This week Vika said the 2009 wedding trip had been funded before the department of traditional affairs had been formed. At that time, “unfortunately, there were no norms and standards that gave direction in terms of how the department should respond to such requests from members of South Africa’s royal families”, but this vacuum was being addressed.

The department’s predecessor did, however, have a directorate of traditional leadership and institutions, under Professor Wellington Sobahle’s leadership. But that directorate never funded a royal family to attend a wedding or visit another royal house, according to a current departmental employee who worked with the directorate.

But Vika said it was “common practice” for royal families to visit each other and they were “at liberty to approach government for support in facilitating such interactions”. She said the ministry chose the luxury accommodation for the royal family because when it received the family’s request in July 2009 that was “the only available accommodation befitting the status of a royal family”.

Departmental sources said not all 18 bookings the ministry funded were used for the royal house members — some senior ministry officials benefited from the trip. But Vika denied this, maintaining that all were members of the royal house.

Princess Sakhe Mahlangu, who requested financial assistance from the ministry, was baffled by the department’s figure. “That number of 18 people I cannot talk about. I requested assistance for 10 people,” she said. “You [M&G] said you’ve got my letter, [so] you can see it says 10 people. Am I the one who is supposed to answer this?”

In her request to the ministry Mahlangu said the queen mother, her three daughters, a son and six delegation members needed to travel.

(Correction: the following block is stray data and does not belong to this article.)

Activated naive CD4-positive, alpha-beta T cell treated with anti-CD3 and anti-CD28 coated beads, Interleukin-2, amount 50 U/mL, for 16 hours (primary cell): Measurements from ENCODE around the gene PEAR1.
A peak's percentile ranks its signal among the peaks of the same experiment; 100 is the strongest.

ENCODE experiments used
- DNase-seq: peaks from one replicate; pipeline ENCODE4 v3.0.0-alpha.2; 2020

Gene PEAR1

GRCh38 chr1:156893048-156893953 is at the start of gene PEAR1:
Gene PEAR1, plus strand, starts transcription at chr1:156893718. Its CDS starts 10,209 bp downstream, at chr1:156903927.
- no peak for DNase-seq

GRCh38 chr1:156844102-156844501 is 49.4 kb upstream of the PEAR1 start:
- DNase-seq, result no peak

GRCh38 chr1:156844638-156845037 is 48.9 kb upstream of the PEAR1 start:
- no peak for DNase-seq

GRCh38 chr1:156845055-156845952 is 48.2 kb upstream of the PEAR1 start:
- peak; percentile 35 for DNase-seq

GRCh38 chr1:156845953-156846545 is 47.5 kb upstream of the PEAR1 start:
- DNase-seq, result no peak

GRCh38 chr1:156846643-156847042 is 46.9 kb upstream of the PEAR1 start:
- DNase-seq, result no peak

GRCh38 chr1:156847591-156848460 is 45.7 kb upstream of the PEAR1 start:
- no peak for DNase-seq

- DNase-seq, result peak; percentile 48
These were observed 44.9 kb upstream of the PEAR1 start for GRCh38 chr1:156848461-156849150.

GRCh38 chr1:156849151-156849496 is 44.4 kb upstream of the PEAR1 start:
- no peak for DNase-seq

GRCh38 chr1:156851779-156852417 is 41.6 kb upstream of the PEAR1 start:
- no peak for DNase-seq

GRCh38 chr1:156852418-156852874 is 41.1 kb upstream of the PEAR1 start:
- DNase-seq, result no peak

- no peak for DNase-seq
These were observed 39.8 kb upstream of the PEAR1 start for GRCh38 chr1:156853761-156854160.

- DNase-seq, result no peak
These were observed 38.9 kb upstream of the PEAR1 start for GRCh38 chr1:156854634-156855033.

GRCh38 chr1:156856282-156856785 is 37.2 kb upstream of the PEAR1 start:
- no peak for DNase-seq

Ombud ruling a ‘vindication’ for M&G
The press ombud has dismissed “in its entirety” Sicelo Shiceka’s complaint against the M&G for its story about his alleged irregular expenditure, including thousands of rands on flowers and decor for his ministerial house (“Minister’s bunch of trouble”, November 12 2010).

Shiceka complained that the story, by senior political reporter Mmanaledi Mataboge, “misleadingly stated” the expenditure was “irregular and untoward”, deputy press ombudsman Johan Retief said in his ruling last Friday. The M&G had responded that the story was based on an internal audit report that itself “makes it clear the expenditures were irregular”, Retief wrote.

“Nowhere does the M&G state it as a fact that Shiceka misspent public funds — the whole story, from start to finish, is about an internal audit report that lists Shiceka’s alleged irregular expenditure.”

Retief found the newspaper was “justified in its reportage” because “its story [was] mainly based on an internal audit report as well as on some sources; the story consistently portray[ed] the above-mentioned as such; and ample space [was] given to Shiceka’s views”.

Welcoming the judgment, M&G editor-in-chief Nic Dawes said: “Mmanaledi was the first journalist to report on concerns within government about Shiceka’s spending habits. Her reporting was meticulous, based on documentary evidence and testimony from sources with direct knowledge of the circumstances. The ruling is a resounding vindication of Mmanaledi’s work in bringing this crucial issue to public attention.”